Andrzej Duda has scraped home in the Polish presidential election with 51.2% of the vote sparking fears among Poland’s LGBT of further crackdowns and the diminution of the community’s human rights.
During his campaign, Duda compared “LGBT ideology” to communism. He does not support the right of same-sex couples to marry or form civil partnerships, and believes that schools should not teach classes on gay rights.
His anti-LGBT rhetoric echoes the comments of Jaroslaw Kaczynski, the leader of Poland’s ruling Law and Justice party, who in September 2019 said that “the family as we know it is under attack”. In the same month, Marek Jedraszewski, the archbishop of Krakow, linked totalitarian regimes and their “systems for destroying people” with “gender ideology and LGBT ideology”.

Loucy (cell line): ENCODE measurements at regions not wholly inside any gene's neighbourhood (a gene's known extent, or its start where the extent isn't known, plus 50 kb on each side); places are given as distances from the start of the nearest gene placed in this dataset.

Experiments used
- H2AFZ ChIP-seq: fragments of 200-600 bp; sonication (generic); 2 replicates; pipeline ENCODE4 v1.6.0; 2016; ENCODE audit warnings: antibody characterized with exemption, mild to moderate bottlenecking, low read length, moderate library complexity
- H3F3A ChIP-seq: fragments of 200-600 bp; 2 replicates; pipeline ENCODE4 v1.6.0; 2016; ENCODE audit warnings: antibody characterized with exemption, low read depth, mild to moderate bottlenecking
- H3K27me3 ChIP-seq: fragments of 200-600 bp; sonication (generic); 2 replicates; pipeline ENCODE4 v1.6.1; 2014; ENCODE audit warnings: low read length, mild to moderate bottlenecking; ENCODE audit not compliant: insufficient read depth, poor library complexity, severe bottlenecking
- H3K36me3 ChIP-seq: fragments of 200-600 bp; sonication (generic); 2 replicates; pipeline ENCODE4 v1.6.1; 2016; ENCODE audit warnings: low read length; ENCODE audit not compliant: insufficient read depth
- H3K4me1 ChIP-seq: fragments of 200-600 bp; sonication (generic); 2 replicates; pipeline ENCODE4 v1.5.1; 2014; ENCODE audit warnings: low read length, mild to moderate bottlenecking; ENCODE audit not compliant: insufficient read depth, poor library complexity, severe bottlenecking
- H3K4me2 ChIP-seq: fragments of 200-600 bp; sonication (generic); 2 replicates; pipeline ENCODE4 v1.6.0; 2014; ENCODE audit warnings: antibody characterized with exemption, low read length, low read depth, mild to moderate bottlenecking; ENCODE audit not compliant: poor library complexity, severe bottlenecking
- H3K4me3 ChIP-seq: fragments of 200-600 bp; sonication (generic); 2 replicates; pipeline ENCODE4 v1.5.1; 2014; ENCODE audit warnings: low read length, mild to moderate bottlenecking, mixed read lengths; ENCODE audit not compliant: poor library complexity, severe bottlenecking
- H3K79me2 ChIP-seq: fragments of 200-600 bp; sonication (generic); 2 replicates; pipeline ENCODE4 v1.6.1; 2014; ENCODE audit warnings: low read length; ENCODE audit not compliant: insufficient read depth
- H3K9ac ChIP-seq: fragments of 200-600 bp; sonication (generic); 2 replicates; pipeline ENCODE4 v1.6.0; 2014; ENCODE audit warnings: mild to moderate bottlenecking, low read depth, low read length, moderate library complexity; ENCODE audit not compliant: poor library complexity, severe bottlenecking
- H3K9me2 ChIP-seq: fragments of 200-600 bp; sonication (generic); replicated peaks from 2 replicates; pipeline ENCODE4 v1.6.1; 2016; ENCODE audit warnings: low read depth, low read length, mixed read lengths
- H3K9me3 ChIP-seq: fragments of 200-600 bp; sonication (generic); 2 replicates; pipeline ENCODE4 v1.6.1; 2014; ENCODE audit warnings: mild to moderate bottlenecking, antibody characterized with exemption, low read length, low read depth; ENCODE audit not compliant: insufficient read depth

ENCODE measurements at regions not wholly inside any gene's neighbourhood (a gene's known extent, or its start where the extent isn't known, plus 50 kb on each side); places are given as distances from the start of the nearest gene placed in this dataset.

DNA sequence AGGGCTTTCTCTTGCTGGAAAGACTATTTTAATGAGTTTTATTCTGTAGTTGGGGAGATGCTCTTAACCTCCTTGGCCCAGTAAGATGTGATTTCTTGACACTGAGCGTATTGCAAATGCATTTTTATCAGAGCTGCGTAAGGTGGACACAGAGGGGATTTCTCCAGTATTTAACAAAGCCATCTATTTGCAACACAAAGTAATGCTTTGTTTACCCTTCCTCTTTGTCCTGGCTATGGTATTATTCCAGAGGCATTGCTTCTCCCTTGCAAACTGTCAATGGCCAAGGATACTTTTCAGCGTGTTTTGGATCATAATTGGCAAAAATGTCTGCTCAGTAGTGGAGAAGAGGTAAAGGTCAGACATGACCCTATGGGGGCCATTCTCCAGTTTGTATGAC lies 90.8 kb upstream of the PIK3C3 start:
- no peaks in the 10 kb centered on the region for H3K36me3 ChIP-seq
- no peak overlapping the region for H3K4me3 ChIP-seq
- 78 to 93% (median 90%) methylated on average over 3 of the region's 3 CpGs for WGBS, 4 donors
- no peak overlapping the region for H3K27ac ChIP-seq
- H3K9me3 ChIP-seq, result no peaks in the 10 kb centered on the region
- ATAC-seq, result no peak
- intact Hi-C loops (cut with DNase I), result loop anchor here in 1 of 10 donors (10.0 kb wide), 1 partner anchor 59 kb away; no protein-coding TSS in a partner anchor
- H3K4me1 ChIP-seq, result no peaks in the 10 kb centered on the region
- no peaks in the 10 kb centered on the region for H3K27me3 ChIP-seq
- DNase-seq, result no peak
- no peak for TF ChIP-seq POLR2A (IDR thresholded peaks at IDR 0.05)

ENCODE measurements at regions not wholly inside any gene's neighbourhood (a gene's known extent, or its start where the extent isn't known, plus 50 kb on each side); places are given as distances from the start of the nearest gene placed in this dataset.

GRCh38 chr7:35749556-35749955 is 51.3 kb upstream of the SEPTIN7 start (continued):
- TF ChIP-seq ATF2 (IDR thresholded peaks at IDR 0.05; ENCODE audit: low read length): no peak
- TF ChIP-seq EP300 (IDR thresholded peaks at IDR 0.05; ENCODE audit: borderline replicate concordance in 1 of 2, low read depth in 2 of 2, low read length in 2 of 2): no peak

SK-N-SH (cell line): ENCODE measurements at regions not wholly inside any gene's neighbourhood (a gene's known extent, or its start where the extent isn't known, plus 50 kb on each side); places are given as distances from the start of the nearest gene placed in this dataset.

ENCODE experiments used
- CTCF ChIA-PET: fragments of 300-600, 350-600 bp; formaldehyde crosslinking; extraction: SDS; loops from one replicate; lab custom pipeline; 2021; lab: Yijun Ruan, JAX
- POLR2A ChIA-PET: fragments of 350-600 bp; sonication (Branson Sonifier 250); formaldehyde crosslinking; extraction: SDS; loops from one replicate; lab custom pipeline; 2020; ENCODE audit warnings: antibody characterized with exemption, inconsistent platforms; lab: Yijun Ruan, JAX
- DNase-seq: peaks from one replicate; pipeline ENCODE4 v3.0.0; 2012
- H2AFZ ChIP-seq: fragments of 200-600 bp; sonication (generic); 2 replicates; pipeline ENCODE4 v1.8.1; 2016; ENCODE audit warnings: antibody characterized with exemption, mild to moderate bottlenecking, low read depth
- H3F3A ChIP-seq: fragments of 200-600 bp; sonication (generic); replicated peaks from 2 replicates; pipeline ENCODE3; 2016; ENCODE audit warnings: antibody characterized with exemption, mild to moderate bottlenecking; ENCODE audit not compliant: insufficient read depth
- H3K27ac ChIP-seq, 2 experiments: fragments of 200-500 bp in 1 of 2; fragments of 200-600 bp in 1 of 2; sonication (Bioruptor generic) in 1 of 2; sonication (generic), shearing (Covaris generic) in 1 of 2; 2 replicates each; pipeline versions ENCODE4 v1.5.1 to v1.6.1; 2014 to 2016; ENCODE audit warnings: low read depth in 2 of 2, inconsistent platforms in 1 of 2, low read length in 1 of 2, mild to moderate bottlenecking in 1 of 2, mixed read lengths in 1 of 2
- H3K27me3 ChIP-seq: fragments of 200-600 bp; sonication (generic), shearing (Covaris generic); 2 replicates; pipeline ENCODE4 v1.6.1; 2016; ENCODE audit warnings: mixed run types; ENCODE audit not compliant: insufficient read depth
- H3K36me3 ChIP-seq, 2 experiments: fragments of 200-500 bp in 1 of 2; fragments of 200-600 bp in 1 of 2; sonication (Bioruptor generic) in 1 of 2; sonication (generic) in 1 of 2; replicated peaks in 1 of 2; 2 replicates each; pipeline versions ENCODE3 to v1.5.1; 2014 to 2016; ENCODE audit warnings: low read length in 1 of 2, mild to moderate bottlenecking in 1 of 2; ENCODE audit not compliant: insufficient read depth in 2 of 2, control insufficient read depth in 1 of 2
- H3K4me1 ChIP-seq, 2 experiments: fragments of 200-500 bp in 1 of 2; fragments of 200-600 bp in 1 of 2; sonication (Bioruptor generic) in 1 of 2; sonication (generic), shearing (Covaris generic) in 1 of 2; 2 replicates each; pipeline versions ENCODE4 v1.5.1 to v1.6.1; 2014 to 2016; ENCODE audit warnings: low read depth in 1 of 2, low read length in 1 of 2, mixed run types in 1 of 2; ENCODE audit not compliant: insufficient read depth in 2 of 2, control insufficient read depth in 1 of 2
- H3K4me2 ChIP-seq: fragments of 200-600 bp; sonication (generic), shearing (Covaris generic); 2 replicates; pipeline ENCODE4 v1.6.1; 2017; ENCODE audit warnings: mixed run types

Duda’s anti-gay rhetoric has struck a chord with local politicians nationwide with more than 100 municipalities declaring themselves “LGBT free zones” prompting the EU Commissioner for Equality, Malta’s Helena Dalli, to threaten to “revisit” EU funding from any local authority with anti-LGBT policies.
Marek Szolc, 28, Warsaw’s only openly gay councillor, told France 24 that anti-LGBT violence is “visible on the streets” of Poland – even in Warsaw. Szolc said a child who recently put a rainbow flag in her window found vulgar graffiti on the outer wall of her building the next morning.
“When I saw this, what I immediately associated it with was the graffiti that were drawn in Berlin in (the) 1930s just before the Kristallnacht … when Jewish flats were attacked this way,” Szolc said.
“This is the level of violence we [have] right now, this is the level of emotion,” he said.